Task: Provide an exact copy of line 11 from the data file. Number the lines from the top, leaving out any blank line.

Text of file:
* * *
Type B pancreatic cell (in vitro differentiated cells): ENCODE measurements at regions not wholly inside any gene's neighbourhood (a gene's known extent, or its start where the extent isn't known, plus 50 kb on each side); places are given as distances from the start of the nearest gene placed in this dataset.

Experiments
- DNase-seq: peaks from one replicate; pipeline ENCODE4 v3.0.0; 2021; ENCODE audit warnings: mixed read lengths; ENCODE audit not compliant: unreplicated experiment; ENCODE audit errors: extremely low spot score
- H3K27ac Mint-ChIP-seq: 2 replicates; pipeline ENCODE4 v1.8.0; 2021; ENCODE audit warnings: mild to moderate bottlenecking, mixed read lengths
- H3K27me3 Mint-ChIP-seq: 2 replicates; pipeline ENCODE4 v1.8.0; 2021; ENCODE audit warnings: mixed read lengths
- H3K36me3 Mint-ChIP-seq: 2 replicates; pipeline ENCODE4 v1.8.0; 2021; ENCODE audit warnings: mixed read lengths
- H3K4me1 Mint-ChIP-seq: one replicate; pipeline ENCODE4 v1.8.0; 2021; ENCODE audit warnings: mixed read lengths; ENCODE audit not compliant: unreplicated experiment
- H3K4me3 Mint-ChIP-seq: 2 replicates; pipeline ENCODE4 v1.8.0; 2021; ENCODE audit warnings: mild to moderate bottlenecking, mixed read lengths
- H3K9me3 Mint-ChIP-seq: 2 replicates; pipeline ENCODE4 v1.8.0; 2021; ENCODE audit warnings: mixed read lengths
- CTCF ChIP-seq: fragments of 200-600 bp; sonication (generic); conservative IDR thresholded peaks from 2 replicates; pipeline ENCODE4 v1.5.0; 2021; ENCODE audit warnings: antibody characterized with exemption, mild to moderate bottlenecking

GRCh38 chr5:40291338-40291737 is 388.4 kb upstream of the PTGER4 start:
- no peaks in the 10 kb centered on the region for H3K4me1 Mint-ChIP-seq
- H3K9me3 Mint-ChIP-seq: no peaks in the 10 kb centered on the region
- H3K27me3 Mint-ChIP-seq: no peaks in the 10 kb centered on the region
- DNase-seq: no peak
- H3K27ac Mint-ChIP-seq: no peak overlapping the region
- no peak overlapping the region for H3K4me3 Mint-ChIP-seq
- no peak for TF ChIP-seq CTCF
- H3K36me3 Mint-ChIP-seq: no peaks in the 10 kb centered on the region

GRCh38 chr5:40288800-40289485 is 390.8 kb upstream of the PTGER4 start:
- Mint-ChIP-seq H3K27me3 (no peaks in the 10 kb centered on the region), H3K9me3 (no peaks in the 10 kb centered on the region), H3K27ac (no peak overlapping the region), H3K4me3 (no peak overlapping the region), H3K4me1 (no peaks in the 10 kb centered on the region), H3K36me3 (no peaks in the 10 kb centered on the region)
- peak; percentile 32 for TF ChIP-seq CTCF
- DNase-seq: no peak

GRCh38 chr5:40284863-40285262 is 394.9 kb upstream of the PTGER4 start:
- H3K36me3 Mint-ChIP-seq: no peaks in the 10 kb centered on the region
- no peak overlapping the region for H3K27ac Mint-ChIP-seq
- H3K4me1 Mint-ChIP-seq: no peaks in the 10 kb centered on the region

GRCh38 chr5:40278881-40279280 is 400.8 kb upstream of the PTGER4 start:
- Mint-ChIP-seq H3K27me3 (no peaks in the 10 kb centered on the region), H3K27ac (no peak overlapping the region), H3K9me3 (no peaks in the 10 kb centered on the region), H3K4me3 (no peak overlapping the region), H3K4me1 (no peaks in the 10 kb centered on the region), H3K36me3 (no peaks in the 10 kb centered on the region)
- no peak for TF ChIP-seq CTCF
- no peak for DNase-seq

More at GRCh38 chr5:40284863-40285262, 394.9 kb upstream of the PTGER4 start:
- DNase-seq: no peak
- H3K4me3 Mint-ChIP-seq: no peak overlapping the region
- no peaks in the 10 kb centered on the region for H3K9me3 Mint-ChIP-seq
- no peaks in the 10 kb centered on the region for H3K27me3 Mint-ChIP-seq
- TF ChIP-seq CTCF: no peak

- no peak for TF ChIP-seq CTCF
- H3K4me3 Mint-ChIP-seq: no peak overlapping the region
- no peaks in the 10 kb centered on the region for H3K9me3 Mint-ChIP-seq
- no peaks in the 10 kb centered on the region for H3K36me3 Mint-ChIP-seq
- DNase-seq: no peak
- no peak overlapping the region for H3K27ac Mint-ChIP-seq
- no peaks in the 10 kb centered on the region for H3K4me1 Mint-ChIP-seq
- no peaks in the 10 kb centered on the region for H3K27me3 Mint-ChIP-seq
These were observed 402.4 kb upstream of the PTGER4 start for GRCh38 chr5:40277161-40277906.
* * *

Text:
GRCh38 chr5:40291338-40291737 is 388.4 kb upstream of the PTGER4 start: